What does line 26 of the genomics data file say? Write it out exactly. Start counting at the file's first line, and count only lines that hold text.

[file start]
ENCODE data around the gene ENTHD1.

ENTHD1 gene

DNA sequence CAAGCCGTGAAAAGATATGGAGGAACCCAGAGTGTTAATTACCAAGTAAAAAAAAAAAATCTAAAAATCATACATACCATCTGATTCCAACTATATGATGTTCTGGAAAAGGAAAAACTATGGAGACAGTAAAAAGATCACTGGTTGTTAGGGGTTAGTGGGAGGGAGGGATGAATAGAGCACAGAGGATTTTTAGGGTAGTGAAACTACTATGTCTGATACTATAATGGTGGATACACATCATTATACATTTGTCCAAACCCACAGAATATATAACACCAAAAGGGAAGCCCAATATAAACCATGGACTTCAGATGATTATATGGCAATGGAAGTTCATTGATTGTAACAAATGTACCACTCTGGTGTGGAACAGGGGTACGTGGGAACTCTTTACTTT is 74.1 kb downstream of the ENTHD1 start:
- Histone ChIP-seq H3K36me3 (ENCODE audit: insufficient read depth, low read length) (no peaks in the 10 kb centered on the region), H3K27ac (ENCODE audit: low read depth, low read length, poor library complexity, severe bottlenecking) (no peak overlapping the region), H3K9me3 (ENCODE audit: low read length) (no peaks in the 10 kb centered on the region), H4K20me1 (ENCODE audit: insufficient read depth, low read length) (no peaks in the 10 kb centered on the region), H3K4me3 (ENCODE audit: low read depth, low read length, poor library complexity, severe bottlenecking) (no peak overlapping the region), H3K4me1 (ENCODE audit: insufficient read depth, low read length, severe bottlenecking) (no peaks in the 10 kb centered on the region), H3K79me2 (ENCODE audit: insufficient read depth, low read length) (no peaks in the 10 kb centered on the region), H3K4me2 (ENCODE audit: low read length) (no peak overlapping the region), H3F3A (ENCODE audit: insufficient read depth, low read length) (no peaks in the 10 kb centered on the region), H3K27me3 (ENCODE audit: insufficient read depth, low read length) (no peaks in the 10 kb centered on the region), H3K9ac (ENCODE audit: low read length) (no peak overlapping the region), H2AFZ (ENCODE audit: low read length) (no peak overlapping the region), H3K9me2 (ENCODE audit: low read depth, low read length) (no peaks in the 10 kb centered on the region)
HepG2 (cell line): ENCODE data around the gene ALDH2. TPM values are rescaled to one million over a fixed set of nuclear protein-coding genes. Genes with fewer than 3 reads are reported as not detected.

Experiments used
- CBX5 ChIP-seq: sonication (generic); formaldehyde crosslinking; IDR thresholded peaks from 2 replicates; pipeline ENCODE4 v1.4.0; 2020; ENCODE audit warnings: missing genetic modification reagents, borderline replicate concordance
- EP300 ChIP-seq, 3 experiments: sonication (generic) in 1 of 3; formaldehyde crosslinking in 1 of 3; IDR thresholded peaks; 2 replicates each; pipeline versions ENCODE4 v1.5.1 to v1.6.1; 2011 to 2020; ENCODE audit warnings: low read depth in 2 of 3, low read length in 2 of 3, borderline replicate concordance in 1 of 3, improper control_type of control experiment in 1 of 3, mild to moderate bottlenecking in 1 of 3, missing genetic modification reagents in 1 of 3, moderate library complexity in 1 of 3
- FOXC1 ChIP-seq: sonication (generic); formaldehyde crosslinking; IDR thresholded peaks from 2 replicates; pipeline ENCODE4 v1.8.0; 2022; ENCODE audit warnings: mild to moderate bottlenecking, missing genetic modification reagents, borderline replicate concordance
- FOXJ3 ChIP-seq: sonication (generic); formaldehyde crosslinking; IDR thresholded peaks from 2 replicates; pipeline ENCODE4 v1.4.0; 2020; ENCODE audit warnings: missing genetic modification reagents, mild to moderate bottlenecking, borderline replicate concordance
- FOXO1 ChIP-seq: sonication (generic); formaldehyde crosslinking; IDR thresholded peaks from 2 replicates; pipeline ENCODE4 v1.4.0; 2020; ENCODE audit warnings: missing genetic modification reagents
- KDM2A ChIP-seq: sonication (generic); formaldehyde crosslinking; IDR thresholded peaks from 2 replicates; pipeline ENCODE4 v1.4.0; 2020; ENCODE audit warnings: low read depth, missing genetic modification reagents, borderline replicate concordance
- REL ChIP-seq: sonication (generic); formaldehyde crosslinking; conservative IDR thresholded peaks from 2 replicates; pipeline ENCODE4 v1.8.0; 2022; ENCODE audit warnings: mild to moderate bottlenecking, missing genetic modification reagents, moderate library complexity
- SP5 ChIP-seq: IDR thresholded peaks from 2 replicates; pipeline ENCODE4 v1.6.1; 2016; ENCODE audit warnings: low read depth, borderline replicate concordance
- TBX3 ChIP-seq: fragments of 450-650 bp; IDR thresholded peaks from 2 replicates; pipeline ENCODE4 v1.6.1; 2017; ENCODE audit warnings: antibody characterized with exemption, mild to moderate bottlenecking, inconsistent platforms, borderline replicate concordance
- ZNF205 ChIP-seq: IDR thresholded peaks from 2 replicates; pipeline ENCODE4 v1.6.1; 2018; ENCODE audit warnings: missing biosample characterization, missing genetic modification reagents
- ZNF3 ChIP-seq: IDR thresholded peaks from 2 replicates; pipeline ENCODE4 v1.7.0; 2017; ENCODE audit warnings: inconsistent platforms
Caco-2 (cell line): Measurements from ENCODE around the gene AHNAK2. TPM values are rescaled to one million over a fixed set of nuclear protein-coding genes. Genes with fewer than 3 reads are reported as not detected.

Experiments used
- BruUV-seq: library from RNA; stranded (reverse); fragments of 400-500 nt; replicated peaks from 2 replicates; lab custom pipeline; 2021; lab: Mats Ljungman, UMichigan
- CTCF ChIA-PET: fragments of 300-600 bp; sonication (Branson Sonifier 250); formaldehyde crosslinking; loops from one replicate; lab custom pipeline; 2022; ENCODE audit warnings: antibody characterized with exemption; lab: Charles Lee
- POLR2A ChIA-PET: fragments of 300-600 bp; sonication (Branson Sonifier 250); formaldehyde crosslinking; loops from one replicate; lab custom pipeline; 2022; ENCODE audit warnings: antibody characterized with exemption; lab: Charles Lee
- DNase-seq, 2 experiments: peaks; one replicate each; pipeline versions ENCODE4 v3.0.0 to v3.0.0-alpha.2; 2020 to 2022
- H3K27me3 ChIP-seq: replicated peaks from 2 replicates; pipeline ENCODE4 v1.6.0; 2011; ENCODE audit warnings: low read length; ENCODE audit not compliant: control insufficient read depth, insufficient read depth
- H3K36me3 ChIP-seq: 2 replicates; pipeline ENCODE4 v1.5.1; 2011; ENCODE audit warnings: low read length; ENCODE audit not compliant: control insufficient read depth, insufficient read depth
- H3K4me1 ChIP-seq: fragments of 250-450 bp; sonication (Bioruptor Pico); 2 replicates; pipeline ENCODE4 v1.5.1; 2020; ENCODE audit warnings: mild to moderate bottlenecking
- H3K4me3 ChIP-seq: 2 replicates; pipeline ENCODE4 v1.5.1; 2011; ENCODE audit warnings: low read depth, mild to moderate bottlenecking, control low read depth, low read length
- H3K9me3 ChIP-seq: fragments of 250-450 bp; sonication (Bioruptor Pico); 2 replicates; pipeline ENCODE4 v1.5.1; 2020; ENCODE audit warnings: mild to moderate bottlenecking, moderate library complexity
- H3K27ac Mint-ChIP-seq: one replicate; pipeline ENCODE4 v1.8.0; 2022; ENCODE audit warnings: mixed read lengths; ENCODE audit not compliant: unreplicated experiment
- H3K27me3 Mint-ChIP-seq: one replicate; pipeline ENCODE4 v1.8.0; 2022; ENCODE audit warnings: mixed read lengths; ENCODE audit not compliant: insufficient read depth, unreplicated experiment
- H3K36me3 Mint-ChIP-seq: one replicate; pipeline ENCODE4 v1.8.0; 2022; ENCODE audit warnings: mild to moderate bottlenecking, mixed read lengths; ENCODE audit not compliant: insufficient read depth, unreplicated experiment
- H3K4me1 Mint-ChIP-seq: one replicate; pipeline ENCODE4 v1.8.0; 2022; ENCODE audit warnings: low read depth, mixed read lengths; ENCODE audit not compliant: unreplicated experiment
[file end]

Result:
- H3K4me1 ChIP-seq: fragments of 250-450 bp; sonication (Bioruptor Pico); 2 replicates; pipeline ENCODE4 v1.5.1; 2020; ENCODE audit warnings: mild to moderate bottlenecking